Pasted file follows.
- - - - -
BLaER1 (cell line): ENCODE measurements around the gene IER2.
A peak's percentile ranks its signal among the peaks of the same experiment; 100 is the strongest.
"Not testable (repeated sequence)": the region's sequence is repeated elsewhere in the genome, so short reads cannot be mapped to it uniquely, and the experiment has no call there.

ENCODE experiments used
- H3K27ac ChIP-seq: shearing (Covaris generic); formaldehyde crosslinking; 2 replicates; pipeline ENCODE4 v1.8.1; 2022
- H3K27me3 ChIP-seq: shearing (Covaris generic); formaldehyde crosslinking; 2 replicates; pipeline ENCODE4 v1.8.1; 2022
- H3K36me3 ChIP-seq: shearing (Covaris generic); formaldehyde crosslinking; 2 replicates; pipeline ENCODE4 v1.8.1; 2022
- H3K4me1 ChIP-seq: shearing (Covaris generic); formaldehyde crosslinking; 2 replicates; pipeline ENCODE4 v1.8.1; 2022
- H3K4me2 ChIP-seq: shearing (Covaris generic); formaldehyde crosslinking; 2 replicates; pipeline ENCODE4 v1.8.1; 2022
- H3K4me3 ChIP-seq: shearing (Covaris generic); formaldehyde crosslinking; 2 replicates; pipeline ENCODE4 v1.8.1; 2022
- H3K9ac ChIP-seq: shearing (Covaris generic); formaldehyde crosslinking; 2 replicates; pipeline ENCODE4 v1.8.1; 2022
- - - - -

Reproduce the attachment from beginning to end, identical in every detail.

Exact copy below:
BLaER1 (cell line): ENCODE measurements around the gene IER2.
A peak's percentile ranks its signal among the peaks of the same experiment; 100 is the strongest.
"Not testable (repeated sequence)": the region's sequence is repeated elsewhere in the genome, so short reads cannot be mapped to it uniquely, and the experiment has no call there.

ENCODE experiments used
- H3K27ac ChIP-seq: shearing (Covaris generic); formaldehyde crosslinking; 2 replicates; pipeline ENCODE4 v1.8.1; 2022
- H3K27me3 ChIP-seq: shearing (Covaris generic); formaldehyde crosslinking; 2 replicates; pipeline ENCODE4 v1.8.1; 2022
- H3K36me3 ChIP-seq: shearing (Covaris generic); formaldehyde crosslinking; 2 replicates; pipeline ENCODE4 v1.8.1; 2022
- H3K4me1 ChIP-seq: shearing (Covaris generic); formaldehyde crosslinking; 2 replicates; pipeline ENCODE4 v1.8.1; 2022
- H3K4me2 ChIP-seq: shearing (Covaris generic); formaldehyde crosslinking; 2 replicates; pipeline ENCODE4 v1.8.1; 2022
- H3K4me3 ChIP-seq: shearing (Covaris generic); formaldehyde crosslinking; 2 replicates; pipeline ENCODE4 v1.8.1; 2022
- H3K9ac ChIP-seq: shearing (Covaris generic); formaldehyde crosslinking; 2 replicates; pipeline ENCODE4 v1.8.1; 2022